Air New Zealand and Singapore Airlines have extended a freeze on new bookings to align incoming passenger flows with available isolation facilities.
Air New Zealand chief executive Greg Foran said the airline continued to work closely with the Government to support efforts to contain COVID-19 at the border.
The airline has had a hold on international services into New Zealand since early July, following a request from the Government worried about isolation and quarantine facilities being overwhelmed.
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"We have extended a hold on new bookings until July 29, to ensure we comply with the rolling 14-day quota. Following this there is capacity for Kiwis to book flights to return home and we will continue to manage this," said Foran.
The airline says there may be a ''small number'' of passengers who will need to be moved to other flights, and the airline will contact any affected customers.
Domestic services are not impacted.
A Singapore Airlines spokesman said the airline is continuing to work closely with the New Zealand authorities to ensure the number of inbound arrivals does not overwhelm the quarantine facilities.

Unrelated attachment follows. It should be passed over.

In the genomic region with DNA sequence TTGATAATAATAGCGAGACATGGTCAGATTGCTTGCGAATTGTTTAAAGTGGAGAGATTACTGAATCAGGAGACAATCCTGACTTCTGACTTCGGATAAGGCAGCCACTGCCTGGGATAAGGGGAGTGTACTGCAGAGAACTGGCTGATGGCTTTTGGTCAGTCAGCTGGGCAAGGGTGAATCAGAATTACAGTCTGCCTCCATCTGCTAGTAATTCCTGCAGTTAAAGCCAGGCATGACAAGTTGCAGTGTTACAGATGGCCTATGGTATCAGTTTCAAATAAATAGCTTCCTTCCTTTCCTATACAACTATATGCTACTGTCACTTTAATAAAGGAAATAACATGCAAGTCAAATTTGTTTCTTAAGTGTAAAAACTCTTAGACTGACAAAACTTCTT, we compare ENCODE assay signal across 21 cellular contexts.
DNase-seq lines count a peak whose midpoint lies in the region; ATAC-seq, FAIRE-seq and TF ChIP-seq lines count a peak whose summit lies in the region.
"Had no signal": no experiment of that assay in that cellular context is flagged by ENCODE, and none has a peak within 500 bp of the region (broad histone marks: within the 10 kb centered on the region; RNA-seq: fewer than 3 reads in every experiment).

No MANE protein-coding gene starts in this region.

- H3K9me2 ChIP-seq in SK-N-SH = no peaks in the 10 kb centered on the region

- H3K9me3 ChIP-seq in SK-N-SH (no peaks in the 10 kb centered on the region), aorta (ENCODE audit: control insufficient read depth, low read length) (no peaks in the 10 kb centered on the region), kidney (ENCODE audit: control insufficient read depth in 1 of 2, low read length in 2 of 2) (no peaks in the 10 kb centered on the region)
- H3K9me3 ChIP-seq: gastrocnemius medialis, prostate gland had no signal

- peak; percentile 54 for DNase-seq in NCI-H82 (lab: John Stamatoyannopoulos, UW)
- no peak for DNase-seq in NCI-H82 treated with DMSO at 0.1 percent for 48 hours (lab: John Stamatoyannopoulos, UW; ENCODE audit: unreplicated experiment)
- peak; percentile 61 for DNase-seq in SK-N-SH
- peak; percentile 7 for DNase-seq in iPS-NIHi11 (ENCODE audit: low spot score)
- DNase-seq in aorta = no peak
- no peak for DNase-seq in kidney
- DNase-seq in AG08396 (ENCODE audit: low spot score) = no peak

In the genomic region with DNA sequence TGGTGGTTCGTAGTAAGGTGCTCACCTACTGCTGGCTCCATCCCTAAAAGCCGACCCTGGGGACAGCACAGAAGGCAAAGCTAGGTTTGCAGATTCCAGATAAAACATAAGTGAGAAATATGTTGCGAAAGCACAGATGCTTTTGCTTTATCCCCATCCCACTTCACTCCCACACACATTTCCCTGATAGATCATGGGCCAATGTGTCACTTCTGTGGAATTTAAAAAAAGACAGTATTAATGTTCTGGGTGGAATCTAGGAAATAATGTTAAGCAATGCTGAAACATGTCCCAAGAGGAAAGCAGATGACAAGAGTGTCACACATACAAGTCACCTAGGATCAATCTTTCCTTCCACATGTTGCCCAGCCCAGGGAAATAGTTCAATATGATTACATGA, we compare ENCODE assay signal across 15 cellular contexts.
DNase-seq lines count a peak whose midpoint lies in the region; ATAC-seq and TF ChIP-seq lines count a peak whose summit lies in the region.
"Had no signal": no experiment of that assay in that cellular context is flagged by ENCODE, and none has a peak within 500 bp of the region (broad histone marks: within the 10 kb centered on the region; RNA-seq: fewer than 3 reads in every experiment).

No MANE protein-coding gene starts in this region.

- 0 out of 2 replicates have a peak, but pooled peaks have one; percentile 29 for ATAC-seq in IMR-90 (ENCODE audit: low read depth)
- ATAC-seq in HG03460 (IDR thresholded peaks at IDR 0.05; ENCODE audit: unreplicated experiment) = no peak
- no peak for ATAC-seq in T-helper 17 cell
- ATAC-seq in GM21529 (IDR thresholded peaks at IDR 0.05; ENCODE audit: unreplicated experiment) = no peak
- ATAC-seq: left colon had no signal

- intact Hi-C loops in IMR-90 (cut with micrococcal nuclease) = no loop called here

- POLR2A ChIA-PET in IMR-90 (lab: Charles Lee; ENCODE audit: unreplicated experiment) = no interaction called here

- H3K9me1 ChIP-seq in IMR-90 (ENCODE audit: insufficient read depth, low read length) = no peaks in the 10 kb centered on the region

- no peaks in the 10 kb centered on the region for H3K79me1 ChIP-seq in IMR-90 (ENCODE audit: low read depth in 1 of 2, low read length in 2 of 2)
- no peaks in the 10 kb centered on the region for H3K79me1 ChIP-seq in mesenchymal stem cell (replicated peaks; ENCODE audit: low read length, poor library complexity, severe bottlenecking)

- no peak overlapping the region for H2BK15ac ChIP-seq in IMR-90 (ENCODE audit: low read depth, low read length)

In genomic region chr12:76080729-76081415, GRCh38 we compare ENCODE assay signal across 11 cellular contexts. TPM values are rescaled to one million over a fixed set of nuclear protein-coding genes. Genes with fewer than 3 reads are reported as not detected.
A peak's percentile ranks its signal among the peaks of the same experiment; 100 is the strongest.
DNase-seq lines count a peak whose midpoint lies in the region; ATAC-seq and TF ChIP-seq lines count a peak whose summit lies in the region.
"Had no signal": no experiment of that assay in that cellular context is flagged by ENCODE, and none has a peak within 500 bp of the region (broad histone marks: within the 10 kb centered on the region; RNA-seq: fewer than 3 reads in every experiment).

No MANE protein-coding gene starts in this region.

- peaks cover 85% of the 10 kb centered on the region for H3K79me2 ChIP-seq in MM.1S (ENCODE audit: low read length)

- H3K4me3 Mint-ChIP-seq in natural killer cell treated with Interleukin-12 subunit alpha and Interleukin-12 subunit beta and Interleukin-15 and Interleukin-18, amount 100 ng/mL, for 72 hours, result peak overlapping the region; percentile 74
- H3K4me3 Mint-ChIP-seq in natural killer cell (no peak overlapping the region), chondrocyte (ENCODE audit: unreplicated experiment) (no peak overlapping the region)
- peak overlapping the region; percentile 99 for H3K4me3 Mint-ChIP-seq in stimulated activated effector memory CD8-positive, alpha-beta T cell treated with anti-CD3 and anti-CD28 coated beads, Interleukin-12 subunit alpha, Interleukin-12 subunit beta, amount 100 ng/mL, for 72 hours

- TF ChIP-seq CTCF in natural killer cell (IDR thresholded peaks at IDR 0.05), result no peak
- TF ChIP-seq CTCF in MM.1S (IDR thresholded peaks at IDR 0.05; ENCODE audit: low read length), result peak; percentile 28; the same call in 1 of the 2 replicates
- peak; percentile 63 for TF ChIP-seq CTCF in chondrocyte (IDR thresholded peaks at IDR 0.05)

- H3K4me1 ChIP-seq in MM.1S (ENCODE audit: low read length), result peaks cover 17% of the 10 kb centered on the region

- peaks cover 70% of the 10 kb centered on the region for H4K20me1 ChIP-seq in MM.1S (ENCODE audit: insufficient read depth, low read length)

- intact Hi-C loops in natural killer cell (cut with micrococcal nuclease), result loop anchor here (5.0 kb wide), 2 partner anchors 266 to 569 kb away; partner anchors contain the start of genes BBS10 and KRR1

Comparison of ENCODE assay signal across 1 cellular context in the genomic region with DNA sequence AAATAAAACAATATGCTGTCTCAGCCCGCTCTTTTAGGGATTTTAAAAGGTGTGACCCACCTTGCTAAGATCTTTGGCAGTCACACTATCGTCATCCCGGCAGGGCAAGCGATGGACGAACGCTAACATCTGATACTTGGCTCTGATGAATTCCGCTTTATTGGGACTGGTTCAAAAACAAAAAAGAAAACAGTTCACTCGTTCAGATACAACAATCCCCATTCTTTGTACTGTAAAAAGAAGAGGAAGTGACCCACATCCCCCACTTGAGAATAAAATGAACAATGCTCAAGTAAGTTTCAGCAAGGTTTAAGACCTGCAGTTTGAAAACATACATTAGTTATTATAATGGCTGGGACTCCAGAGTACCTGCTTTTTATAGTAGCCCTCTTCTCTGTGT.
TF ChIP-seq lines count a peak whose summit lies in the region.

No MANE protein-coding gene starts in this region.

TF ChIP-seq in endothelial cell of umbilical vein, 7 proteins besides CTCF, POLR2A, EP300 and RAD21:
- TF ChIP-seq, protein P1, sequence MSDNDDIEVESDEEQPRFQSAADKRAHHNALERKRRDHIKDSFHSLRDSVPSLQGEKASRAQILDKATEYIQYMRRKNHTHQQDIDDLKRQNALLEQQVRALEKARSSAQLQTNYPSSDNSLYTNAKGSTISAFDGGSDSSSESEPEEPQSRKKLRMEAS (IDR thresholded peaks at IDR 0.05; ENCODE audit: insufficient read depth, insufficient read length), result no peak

''We will manage the number of inbound passengers we carry over a rolling 14 day period, in consultation with the relevant authorities, so as to ensure we continue to assist the New Zealand government in managing available quarantine space.''
Earlier this month the minister in charge of quarantine and isolation facilities Megan
Woods said the Government and Air New Zealand had agreed to manage incoming bookings in the short term.
This was then extended to other airlines as the Government stemmed the flow of returnees into isolation hotels.
The number of people in quarantine or managed isolation yesterday was 3173. There is space for about 6000 people in 32 hotels in Auckland, Hamilton, Rotorua, Wellington and Christchurch.
Woods said earlier in July the restrictions would enable the Government to safely place New Zealanders arriving home into a managed isolation or quarantine facility, said Woods.
She said "we were never going to let" border facilities reach maximum capacity.
The Government is working on plans to charge returnees to cover costs of the 14-day stay while National says it would impose a $3000 charge for each adult if it came to power in September.